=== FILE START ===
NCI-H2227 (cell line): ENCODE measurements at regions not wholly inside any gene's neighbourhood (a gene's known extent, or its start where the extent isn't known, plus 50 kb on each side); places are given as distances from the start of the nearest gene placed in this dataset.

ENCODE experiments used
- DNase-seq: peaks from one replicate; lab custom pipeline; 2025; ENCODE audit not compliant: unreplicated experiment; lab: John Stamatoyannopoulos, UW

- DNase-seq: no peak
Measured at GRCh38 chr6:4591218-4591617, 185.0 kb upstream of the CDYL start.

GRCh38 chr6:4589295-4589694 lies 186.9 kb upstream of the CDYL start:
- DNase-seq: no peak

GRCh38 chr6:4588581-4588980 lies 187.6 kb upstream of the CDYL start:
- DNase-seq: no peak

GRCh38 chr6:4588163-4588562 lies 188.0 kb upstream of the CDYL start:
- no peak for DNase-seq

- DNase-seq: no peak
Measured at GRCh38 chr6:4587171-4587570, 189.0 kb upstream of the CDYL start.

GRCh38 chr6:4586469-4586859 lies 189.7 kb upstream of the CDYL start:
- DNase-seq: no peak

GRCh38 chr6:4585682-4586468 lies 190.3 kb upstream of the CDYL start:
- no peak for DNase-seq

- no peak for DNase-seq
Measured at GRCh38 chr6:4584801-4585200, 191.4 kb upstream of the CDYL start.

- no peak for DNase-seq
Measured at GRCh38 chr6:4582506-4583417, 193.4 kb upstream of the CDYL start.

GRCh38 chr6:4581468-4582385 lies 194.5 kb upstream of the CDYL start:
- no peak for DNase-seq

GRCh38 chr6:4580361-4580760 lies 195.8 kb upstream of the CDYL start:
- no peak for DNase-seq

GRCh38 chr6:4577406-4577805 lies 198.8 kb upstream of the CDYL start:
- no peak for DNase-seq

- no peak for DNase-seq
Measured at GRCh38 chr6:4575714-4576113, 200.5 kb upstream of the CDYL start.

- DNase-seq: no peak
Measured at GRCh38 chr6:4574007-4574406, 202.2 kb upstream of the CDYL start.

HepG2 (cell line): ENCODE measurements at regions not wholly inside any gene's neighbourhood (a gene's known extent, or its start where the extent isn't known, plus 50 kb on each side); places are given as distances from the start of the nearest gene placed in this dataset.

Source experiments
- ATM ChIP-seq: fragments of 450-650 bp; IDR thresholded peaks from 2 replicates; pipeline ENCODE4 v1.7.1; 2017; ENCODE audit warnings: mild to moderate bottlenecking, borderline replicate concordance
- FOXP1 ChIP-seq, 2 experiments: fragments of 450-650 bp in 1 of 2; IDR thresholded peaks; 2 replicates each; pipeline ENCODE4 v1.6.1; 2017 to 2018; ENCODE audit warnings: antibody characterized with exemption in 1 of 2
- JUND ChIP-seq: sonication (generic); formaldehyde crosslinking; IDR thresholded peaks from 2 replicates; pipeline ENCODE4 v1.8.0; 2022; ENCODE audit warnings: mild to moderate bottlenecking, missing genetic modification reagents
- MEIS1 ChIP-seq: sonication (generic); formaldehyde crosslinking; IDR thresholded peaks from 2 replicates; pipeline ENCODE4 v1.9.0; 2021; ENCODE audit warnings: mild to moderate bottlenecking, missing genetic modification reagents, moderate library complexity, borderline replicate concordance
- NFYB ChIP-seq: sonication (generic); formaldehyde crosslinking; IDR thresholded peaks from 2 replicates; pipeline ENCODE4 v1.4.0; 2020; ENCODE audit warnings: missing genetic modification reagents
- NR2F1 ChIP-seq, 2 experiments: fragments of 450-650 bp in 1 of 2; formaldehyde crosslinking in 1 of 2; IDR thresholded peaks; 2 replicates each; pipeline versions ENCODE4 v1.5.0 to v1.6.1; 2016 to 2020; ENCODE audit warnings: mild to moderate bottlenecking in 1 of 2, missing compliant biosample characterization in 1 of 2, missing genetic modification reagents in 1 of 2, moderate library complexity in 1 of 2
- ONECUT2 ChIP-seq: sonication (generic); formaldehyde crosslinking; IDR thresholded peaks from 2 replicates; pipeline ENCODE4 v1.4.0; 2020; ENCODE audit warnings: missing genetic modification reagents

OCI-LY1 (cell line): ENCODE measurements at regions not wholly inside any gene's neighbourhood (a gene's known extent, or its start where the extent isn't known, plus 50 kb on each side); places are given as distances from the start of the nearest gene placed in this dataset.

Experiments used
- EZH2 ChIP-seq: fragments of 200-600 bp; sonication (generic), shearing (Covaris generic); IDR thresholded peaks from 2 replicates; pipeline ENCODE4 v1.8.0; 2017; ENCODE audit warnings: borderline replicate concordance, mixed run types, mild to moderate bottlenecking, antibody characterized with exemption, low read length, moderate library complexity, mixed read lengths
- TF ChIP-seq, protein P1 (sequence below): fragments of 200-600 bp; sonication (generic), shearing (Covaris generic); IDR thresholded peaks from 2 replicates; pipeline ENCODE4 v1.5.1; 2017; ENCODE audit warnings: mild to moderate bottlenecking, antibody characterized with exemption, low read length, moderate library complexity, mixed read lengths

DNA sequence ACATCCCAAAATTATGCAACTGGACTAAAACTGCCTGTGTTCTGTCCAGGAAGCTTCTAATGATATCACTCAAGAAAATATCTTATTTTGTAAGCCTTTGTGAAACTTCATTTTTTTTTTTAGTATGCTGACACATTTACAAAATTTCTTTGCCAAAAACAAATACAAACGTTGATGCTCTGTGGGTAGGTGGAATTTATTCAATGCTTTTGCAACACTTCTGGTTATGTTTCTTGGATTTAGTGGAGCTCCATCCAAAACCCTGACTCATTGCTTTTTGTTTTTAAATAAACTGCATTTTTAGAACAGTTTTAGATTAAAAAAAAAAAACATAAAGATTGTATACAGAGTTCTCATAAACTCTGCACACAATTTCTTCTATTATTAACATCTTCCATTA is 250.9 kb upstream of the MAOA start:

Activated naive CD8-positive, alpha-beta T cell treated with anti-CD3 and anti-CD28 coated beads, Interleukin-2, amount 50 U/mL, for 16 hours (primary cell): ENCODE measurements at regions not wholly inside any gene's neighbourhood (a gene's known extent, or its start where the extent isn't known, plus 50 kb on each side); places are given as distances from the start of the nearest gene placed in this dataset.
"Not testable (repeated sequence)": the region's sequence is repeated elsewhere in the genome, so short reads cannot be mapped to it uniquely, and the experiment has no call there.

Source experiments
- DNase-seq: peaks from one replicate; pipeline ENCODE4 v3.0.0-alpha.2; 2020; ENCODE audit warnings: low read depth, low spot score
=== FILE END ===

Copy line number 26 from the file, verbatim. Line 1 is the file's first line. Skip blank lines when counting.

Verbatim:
GRCh38 chr6:4577406-4577805 lies 198.8 kb upstream of the CDYL start: